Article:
Not that any of this bothers Maggie Neilson, Ashton & Demi’s “celebrity charity consultant”; she told the reporter “I don’t frankly care if the number is 200,000, 500,000, or a million, or 100,000—it needs to be addressed.  While I absolutely agree there’s a need for better data, the people who want to spend all day bitching about the methodologies used I’m not very interested in.”  Presumably it would still “need to be addressed” if the number were 827, so why not just say 827?  Because, of course, that wouldn’t justify pouring millions down police department and NGO toilets instead of spending it on programs to help actual underage prostitutes (as opposed to phantom multitudes of “trafficked children”):  as the article explains, “…though Congress has spent hundreds of millions in tax-generated money to fight human trafficking, it has yet to spend a penny to shelter and counsel those boys and girls in America who are, in fact, underage prostitutes.  In March of this year…[two senators] introduced legislation to fund six shelters with $15 million in grants.  The shelters would provide beds, counseling, clothing, case work, and legal services.  If enacted, this legislation would be the first of its kind…[it] has yet to clear the Senate or the House.”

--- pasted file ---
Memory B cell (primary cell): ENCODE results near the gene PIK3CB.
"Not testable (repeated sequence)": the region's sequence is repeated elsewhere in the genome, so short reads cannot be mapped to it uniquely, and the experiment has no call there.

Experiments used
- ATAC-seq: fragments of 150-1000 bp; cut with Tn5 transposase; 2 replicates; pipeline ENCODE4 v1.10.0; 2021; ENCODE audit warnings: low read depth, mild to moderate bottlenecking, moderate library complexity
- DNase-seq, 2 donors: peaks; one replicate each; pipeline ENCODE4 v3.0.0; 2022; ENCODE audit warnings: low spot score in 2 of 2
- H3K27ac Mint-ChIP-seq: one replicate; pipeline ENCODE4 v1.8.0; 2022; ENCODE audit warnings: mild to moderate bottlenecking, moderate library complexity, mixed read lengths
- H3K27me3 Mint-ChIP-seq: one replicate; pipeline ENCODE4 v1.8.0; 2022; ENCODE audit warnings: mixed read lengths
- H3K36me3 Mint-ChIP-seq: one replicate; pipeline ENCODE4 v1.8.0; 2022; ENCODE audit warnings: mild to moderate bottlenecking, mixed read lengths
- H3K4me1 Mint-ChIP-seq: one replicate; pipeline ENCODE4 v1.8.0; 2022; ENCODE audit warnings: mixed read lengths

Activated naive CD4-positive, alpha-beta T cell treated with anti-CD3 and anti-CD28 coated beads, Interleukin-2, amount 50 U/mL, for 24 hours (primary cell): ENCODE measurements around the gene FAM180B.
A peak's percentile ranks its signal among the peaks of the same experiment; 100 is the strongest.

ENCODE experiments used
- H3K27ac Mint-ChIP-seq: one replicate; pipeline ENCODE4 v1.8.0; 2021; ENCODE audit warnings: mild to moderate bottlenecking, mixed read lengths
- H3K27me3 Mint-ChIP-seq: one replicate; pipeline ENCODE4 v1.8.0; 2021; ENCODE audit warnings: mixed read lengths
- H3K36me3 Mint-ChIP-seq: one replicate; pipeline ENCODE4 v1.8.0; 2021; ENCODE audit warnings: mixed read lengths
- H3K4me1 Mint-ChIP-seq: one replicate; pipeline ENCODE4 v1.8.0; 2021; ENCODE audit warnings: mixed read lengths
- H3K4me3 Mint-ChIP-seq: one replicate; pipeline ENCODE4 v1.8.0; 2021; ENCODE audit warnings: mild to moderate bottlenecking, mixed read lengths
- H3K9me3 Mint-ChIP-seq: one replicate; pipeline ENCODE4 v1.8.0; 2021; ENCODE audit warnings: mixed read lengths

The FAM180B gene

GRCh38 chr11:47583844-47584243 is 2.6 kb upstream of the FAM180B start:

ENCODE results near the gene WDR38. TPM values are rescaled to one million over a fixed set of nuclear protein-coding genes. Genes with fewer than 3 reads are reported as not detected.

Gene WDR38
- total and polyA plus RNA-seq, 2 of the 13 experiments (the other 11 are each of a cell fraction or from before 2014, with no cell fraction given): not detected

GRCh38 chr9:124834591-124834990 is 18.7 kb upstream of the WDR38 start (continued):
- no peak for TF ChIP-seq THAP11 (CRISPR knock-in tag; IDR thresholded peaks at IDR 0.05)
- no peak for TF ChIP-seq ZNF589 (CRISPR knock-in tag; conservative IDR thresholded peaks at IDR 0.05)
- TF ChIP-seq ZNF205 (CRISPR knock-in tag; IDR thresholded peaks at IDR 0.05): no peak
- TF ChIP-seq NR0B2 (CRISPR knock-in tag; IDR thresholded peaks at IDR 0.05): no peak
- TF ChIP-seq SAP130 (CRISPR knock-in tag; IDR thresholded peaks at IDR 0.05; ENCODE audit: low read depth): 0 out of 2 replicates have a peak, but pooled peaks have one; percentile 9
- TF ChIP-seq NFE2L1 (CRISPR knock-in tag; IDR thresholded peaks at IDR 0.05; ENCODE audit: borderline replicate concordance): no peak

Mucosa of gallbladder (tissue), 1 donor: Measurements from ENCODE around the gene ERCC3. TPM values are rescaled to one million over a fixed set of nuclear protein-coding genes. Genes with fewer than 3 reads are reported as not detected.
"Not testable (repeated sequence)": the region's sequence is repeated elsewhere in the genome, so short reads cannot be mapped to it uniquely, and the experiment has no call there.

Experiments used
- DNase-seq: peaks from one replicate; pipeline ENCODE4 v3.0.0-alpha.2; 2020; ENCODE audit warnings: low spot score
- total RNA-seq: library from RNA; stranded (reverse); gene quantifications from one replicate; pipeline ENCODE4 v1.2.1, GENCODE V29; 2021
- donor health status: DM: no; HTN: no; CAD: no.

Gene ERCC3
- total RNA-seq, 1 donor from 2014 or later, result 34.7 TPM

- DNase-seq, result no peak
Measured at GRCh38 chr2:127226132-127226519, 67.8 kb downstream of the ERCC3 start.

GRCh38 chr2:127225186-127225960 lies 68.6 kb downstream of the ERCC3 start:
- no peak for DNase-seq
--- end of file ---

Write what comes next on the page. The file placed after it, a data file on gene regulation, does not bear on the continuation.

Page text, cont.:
The article ends with a clear indictment of government attitudes in prohibitionist regimes and an equally-clear statement that sex work is work:  “The lack of shelter and counseling for underage prostitutes—while prohibitionists take in millions in government funding—is only one indication of the worldwide campaign of hostility directed at working women.”  Village Voice recently told a group of sex worker rights activists that they are behind us, and that this is only beginning of a campaign for decriminalization; this could at last be the public voice we’ve needed for so long, and I eagerly await the next salvo fired in defense of whores.